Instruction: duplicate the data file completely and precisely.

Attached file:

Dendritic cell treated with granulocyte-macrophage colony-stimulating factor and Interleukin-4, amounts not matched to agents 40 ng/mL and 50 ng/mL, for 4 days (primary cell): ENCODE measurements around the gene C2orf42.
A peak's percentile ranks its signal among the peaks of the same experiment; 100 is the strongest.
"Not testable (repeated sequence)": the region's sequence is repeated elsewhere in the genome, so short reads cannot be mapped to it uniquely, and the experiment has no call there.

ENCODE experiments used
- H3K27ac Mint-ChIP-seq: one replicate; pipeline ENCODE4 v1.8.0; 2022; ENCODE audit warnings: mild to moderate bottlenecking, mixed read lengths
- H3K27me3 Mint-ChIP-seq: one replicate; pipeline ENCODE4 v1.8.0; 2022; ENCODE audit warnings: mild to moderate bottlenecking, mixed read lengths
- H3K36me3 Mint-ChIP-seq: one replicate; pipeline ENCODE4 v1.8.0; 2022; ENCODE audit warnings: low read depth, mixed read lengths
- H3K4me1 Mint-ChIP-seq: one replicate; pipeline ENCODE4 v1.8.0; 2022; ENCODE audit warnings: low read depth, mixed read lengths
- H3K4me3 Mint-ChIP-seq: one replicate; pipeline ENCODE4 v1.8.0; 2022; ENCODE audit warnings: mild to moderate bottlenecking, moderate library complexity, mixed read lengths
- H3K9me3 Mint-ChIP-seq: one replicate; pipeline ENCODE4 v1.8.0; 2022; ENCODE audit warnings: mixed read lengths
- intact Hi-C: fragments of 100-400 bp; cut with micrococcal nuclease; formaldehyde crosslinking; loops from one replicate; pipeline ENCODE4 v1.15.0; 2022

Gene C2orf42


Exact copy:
Dendritic cell treated with granulocyte-macrophage colony-stimulating factor and Interleukin-4, amounts not matched to agents 40 ng/mL and 50 ng/mL, for 4 days (primary cell): ENCODE measurements around the gene C2orf42.
A peak's percentile ranks its signal among the peaks of the same experiment; 100 is the strongest.
"Not testable (repeated sequence)": the region's sequence is repeated elsewhere in the genome, so short reads cannot be mapped to it uniquely, and the experiment has no call there.

ENCODE experiments used
- H3K27ac Mint-ChIP-seq: one replicate; pipeline ENCODE4 v1.8.0; 2022; ENCODE audit warnings: mild to moderate bottlenecking, mixed read lengths
- H3K27me3 Mint-ChIP-seq: one replicate; pipeline ENCODE4 v1.8.0; 2022; ENCODE audit warnings: mild to moderate bottlenecking, mixed read lengths
- H3K36me3 Mint-ChIP-seq: one replicate; pipeline ENCODE4 v1.8.0; 2022; ENCODE audit warnings: low read depth, mixed read lengths
- H3K4me1 Mint-ChIP-seq: one replicate; pipeline ENCODE4 v1.8.0; 2022; ENCODE audit warnings: low read depth, mixed read lengths
- H3K4me3 Mint-ChIP-seq: one replicate; pipeline ENCODE4 v1.8.0; 2022; ENCODE audit warnings: mild to moderate bottlenecking, moderate library complexity, mixed read lengths
- H3K9me3 Mint-ChIP-seq: one replicate; pipeline ENCODE4 v1.8.0; 2022; ENCODE audit warnings: mixed read lengths
- intact Hi-C: fragments of 100-400 bp; cut with micrococcal nuclease; formaldehyde crosslinking; loops from one replicate; pipeline ENCODE4 v1.15.0; 2022

Gene C2orf42